On the pavement, big gray garbage cans lie toppled like giant bowling pins bulging with stinking garbage just a few feet from somebody's front door. Beer cans, broken glass, stray grocery carts, and a deep ecology of litter dirty the grounds. Carports rot. Rough parking spaces become muddy ponds in the rain. Drainage is atrocious. Skeletons of dead fences gaze up at haphazard tree forts built from stolen fence boards. Lawn space is scarred by human and vehicular traffic.

Inside the apartments, problems are commonplace. Literally everyone speaks of serious cockroach infestation. "Not just small ones either," says a young black man. "As big as this," and he holds up his thumb and index finger to indicate about two inches. "Big fat beetle cockroaches."

Overcrowding with up to eight people in a two-bedroom apartment is normal and wears hard on appliances and plumbing. Out on the sidewalk, members of a cast list of formal gangs fight turf wars, deal drugs, and play an ongoing game of "tagging" their initials on fences and walls.

Enter City Hall. Two years ago the city went looking for trouble. Housing officials sought out "characteristics of distressed neighborhoods" in an effort to pre-empt growing social problems. They found Apple Valley Lane, where 178 units stand on 43 different properties and have 27 separate owners, a high-population density, and mostly absentee landlords who rely on rental management companies. Not a single owner of Apple Valley property actually lives there. A virtual absence of pre-screening guidelines creates a revolving door for bad tenants who hold the neighborhood hostage to public disturbance.

The city's prescription: Create a housing owners' association to enforce strict screening procedures and property maintenance. These measures--plus the redesign of entrances, yards, and windows to give more privacy--have been successful in turning around other at-risk, high-crime neighborhoods in California.

The carrot came last fall. The city offered low-interest, deferred-payment rehabilitation loans to owners. The stick: enhanced building and fire code enforcement, and the threat of nuisance suits. The catch: to get the easy money, property owners must enter into a mutual-benefit association with the city to guarantee screening and up-to-code living standards.

As of today, no loans have been issued. Those pending have "stalled out." Few fire safety citations and no extra building inspections have occurred, although an inspection blitz is scheduled to begin this month.

A dwindling number of tenants attend periodic crime-elimination meetings located downtown and predominantly composed of cops, city bureaucrats, and defensive property owners. While some owners do, in fact, form a loose association, the kind of cooperation City Hall desires remains a fantasy. At last month's crime-elimination committee meeting only one property owner attended.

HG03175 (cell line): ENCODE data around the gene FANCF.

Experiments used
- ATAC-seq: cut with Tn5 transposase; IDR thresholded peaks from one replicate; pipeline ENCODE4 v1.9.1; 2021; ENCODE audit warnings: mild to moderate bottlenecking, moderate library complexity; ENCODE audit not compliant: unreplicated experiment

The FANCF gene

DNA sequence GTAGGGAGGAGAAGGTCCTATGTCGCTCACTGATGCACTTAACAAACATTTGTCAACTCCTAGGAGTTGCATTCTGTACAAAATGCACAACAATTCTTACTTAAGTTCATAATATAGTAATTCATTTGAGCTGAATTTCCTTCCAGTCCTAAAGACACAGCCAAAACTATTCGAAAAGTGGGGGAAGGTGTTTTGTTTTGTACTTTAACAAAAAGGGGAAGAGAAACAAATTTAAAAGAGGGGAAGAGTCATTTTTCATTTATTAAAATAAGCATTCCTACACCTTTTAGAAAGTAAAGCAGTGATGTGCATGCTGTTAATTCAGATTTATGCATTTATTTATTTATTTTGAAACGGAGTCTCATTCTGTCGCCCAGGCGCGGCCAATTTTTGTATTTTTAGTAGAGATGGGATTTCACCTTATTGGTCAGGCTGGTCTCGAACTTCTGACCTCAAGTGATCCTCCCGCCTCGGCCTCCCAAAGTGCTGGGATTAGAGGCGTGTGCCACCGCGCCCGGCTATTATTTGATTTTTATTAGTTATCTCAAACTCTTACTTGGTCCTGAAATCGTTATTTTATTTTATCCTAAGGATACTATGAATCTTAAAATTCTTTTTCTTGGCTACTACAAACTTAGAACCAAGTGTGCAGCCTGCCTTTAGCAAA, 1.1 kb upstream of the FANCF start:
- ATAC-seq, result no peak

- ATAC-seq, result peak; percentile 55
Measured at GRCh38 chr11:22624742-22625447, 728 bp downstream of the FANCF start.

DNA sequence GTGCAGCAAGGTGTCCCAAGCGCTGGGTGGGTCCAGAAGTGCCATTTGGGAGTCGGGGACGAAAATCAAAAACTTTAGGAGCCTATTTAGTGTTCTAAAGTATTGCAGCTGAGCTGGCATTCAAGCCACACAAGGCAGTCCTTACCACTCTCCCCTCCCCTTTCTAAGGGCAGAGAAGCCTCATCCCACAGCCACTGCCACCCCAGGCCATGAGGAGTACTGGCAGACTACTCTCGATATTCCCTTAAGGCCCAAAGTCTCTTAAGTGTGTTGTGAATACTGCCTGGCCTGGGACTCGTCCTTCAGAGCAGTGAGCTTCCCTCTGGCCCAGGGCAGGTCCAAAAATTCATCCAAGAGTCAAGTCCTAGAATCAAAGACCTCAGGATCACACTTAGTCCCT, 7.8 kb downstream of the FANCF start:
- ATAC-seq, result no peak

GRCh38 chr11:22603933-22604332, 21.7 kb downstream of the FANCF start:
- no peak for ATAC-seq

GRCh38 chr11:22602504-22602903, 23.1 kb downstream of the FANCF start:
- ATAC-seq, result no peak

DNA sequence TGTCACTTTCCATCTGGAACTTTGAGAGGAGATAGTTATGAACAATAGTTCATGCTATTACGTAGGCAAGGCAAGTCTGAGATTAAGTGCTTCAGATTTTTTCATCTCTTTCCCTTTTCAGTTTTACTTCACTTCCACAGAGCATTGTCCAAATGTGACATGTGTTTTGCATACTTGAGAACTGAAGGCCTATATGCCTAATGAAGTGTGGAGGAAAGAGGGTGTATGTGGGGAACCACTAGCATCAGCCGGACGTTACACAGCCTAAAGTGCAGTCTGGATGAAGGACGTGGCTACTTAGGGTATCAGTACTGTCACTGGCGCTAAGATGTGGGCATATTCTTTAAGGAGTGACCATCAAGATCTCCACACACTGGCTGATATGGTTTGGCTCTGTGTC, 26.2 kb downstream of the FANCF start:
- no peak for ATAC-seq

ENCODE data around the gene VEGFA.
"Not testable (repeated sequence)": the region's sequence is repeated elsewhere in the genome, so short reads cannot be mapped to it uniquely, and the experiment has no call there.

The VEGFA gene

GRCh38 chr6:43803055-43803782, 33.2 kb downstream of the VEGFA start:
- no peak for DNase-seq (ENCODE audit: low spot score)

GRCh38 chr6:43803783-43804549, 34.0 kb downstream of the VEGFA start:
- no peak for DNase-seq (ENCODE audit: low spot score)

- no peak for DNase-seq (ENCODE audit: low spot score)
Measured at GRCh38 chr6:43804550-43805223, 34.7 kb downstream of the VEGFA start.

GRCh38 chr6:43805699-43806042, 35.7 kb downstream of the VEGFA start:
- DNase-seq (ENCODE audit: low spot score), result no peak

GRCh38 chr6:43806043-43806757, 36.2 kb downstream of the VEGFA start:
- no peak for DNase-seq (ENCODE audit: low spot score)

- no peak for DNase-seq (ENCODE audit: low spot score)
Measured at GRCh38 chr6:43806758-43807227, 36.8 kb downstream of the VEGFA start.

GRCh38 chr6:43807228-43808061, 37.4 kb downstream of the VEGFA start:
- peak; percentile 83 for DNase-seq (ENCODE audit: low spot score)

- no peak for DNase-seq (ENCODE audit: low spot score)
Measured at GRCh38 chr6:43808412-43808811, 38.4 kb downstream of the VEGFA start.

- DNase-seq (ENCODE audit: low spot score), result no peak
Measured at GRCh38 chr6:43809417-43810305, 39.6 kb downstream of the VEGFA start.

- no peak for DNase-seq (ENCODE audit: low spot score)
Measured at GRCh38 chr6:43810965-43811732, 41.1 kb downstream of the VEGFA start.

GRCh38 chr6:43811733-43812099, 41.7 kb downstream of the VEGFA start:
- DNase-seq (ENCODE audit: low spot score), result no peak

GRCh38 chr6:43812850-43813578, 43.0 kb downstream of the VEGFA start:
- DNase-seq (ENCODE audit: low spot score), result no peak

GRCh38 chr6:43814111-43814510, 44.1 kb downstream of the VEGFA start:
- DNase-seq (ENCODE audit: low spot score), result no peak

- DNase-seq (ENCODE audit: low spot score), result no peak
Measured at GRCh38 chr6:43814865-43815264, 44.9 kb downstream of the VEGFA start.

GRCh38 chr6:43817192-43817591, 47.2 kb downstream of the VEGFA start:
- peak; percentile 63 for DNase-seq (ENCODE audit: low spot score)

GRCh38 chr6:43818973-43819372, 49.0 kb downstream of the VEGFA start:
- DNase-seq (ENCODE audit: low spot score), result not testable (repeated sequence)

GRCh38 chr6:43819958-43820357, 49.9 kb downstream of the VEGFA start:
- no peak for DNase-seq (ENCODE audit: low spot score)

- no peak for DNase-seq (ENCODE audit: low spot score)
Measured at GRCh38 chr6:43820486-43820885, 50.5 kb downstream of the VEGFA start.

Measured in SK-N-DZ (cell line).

"I don't see any real evidence of owners establishing a system to manage the buildings that is substantially better than the past," says housing official Steve Burke. "The city has a standing offer to the owners. In the meantime, the residents are the real owners."

Burke notes that while fully half of Santa Rosa's housing funds available for low-income housing have been earmarked for Apple Valley Lane, housing funds are limited.

"In 1976, we had 1.8 million federal dollars and a population of 65,000," he explains. "Today, we have from $800,000 to $1 million for a population of 130,000, and expectations are greater."

Meanwhile, policemen in Zone Three spend 70 percent of their efforts on Apple Valley Lane, a community that a-mounts to a mere 5 percent of their total area.

And now for the rest of the numbers. SRPD Sgt. David Hayes says the "three short streets" of Apple Valley Lane, Papago Court, and a strip of West Steele Lane generated 1,529 calls for police service in 1995. There were 336 crime reports from police officers written on 165 physical arrests, 93 traffic violations, 91 cite-and-release misdemeanors, and one murder.

Police officials say violations for alcohol and small non-dealer amounts of marijuana are handled with a misdemeanor, cite-and-release ticket. Physical arrests are for fighting, intoxication, outstanding warrants, weapons violations, and even small amounts of methamphetamine, crack, and heroin.

Crime in Apple Valley adds up to numerous small-time drug dealers selling marijuana, methamphetamine, cocaine, crack, and more recently heroin. Often, young kids act as couriers between dealers and buyers. Ironically, when you ask beat cop Mike Akin which street drugs stimulate the most disturbances, he says "alcohol," which is easily available to both adults and minors at a convenience store on West Steele Lane, thanks to a flourishing post-retail economy of adults who buy booze for kids.

With drugs and alcohol come fights, loud parties, gangs, and, most serious, gunfire.